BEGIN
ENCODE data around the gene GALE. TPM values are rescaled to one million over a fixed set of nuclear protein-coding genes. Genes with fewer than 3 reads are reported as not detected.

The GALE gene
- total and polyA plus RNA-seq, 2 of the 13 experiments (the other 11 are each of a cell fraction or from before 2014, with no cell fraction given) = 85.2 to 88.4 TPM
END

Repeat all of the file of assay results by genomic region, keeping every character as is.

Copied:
ENCODE data around the gene GALE. TPM values are rescaled to one million over a fixed set of nuclear protein-coding genes. Genes with fewer than 3 reads are reported as not detected.

The GALE gene
- total and polyA plus RNA-seq, 2 of the 13 experiments (the other 11 are each of a cell fraction or from before 2014, with no cell fraction given) = 85.2 to 88.4 TPM